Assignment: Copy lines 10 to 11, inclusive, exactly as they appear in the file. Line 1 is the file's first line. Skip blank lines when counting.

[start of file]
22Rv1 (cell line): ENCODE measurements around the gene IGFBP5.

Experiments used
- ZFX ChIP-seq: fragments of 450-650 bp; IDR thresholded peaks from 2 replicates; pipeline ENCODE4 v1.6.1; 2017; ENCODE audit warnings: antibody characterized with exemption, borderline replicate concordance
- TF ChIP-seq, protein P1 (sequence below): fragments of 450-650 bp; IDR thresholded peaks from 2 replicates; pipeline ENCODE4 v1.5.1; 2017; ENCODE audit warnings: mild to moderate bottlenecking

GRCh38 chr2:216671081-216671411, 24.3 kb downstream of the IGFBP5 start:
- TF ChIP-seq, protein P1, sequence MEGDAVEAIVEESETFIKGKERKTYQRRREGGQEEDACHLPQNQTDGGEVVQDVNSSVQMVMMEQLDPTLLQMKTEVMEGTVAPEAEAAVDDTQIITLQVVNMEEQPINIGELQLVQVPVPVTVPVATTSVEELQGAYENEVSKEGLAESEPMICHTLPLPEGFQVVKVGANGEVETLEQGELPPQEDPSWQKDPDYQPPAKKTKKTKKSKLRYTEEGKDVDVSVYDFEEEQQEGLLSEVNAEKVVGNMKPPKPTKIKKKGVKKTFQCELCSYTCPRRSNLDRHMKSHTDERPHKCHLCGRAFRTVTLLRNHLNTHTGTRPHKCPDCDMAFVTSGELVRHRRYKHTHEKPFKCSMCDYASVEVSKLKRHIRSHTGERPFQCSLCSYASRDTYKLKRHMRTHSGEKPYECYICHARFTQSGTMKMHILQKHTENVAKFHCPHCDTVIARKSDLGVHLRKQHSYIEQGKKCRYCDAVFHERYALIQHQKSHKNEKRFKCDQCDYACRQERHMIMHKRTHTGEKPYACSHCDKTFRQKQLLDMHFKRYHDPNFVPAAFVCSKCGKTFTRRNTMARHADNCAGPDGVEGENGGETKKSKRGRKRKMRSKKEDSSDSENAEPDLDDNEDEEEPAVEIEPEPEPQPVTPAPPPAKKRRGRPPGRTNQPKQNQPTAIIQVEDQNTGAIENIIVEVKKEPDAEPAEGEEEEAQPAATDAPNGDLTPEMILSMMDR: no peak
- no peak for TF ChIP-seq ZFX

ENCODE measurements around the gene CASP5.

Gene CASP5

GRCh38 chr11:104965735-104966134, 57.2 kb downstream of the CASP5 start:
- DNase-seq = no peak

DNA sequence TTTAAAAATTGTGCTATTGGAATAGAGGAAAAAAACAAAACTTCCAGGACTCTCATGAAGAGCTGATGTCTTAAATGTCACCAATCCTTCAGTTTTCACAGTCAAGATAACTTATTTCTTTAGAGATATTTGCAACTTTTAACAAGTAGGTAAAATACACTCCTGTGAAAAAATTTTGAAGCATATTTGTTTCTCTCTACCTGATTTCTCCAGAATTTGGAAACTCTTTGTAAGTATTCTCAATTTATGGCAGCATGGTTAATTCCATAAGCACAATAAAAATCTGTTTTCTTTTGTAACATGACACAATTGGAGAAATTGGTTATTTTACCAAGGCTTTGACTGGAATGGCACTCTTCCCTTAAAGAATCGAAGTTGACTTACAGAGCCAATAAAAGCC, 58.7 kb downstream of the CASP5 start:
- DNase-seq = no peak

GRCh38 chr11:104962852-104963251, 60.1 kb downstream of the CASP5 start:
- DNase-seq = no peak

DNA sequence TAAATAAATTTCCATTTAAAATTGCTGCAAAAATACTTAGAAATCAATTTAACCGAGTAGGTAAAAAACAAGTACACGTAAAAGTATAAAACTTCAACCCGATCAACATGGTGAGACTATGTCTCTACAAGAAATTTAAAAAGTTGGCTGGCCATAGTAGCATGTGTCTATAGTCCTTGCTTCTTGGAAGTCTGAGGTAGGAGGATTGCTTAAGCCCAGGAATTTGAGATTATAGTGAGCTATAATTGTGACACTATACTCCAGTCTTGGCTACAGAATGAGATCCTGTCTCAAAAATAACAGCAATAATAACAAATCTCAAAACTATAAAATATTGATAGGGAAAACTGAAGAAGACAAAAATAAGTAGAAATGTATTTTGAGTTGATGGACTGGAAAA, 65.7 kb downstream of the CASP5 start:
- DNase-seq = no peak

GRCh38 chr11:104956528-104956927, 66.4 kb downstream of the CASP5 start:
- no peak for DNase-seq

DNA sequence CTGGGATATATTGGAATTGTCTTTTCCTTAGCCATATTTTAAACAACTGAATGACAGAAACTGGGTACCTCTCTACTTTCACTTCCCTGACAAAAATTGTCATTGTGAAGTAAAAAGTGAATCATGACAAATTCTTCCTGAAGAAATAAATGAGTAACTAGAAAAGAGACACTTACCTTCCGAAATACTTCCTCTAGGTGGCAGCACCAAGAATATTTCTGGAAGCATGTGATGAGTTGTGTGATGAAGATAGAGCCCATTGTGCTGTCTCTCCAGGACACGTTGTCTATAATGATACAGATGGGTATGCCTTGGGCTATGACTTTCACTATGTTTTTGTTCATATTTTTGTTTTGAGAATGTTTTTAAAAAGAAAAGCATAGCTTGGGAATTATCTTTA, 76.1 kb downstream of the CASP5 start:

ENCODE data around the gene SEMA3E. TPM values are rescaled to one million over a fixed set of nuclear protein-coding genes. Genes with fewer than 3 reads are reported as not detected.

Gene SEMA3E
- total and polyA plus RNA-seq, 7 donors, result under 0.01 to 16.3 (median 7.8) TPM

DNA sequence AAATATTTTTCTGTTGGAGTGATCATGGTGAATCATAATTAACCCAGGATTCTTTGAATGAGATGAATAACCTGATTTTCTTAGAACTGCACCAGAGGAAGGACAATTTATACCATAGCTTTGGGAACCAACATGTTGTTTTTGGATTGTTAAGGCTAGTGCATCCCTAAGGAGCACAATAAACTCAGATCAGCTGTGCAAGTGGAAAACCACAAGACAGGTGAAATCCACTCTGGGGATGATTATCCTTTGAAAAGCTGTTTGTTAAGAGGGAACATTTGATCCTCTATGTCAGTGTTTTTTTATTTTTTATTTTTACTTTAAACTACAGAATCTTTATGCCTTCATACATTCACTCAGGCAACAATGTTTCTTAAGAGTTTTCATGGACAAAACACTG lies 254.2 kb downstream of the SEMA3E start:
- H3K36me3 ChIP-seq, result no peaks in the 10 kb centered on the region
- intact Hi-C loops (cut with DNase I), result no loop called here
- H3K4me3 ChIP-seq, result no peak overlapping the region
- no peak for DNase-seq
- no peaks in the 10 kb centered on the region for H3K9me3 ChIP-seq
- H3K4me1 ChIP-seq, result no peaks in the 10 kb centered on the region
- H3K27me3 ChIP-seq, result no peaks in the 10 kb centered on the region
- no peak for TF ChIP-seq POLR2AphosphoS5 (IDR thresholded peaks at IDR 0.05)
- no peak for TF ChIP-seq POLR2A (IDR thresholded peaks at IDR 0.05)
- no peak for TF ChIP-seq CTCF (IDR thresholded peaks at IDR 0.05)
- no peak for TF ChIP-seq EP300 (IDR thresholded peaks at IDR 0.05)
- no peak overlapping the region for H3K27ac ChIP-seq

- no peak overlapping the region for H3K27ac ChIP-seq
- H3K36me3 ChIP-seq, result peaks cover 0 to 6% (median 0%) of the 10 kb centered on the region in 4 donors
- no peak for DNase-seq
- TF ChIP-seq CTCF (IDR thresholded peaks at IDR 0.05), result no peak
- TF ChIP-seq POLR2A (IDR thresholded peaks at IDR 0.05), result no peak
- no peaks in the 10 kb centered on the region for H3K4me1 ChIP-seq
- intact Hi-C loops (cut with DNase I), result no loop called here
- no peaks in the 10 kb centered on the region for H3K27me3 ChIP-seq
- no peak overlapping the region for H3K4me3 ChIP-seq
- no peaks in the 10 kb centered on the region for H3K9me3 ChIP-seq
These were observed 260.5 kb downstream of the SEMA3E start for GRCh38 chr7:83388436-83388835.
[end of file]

GRCh38 chr11:104965735-104966134, 57.2 kb downstream of the CASP5 start:
- DNase-seq = no peak